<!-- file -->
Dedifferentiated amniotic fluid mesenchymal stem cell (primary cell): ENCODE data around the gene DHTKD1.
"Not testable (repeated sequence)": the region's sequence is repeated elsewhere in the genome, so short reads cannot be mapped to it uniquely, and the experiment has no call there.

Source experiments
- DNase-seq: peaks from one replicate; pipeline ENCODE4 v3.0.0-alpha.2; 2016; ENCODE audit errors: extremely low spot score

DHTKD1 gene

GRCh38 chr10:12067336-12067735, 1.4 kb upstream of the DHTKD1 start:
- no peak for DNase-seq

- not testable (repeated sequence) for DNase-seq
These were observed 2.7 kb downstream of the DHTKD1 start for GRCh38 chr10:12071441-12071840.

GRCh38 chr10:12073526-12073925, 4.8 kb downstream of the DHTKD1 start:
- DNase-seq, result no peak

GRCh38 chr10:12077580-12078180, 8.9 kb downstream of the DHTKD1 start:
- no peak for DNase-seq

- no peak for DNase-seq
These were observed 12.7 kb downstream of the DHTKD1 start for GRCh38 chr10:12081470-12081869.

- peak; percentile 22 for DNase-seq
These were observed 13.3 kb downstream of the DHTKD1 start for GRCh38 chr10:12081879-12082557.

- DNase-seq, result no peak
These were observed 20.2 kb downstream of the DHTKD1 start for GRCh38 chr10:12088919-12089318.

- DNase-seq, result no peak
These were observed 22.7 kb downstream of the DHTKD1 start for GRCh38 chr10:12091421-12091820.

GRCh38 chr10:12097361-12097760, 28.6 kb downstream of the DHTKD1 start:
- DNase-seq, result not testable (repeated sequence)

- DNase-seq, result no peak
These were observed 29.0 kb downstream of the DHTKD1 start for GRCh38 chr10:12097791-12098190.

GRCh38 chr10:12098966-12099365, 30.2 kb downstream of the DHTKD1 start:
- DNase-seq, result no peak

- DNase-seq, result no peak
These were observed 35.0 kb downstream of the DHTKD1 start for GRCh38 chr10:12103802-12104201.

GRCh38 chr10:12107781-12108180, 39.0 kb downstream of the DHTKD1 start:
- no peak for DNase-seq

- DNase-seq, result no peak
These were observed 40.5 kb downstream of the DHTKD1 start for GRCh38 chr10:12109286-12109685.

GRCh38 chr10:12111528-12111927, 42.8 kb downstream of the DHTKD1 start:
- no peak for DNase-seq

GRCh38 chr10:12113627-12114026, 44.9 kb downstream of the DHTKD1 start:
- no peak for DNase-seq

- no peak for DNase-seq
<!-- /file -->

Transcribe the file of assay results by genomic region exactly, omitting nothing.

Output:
Dedifferentiated amniotic fluid mesenchymal stem cell (primary cell): ENCODE data around the gene DHTKD1.
"Not testable (repeated sequence)": the region's sequence is repeated elsewhere in the genome, so short reads cannot be mapped to it uniquely, and the experiment has no call there.

Source experiments
- DNase-seq: peaks from one replicate; pipeline ENCODE4 v3.0.0-alpha.2; 2016; ENCODE audit errors: extremely low spot score

DHTKD1 gene

GRCh38 chr10:12067336-12067735, 1.4 kb upstream of the DHTKD1 start:
- no peak for DNase-seq

- not testable (repeated sequence) for DNase-seq
These were observed 2.7 kb downstream of the DHTKD1 start for GRCh38 chr10:12071441-12071840.

GRCh38 chr10:12073526-12073925, 4.8 kb downstream of the DHTKD1 start:
- DNase-seq, result no peak

GRCh38 chr10:12077580-12078180, 8.9 kb downstream of the DHTKD1 start:
- no peak for DNase-seq

- no peak for DNase-seq
These were observed 12.7 kb downstream of the DHTKD1 start for GRCh38 chr10:12081470-12081869.

- peak; percentile 22 for DNase-seq
These were observed 13.3 kb downstream of the DHTKD1 start for GRCh38 chr10:12081879-12082557.

- DNase-seq, result no peak
These were observed 20.2 kb downstream of the DHTKD1 start for GRCh38 chr10:12088919-12089318.

- DNase-seq, result no peak
These were observed 22.7 kb downstream of the DHTKD1 start for GRCh38 chr10:12091421-12091820.

GRCh38 chr10:12097361-12097760, 28.6 kb downstream of the DHTKD1 start:
- DNase-seq, result not testable (repeated sequence)

- DNase-seq, result no peak
These were observed 29.0 kb downstream of the DHTKD1 start for GRCh38 chr10:12097791-12098190.

GRCh38 chr10:12098966-12099365, 30.2 kb downstream of the DHTKD1 start:
- DNase-seq, result no peak

- DNase-seq, result no peak
These were observed 35.0 kb downstream of the DHTKD1 start for GRCh38 chr10:12103802-12104201.

GRCh38 chr10:12107781-12108180, 39.0 kb downstream of the DHTKD1 start:
- no peak for DNase-seq

- DNase-seq, result no peak
These were observed 40.5 kb downstream of the DHTKD1 start for GRCh38 chr10:12109286-12109685.

GRCh38 chr10:12111528-12111927, 42.8 kb downstream of the DHTKD1 start:
- no peak for DNase-seq

GRCh38 chr10:12113627-12114026, 44.9 kb downstream of the DHTKD1 start:
- no peak for DNase-seq

- no peak for DNase-seq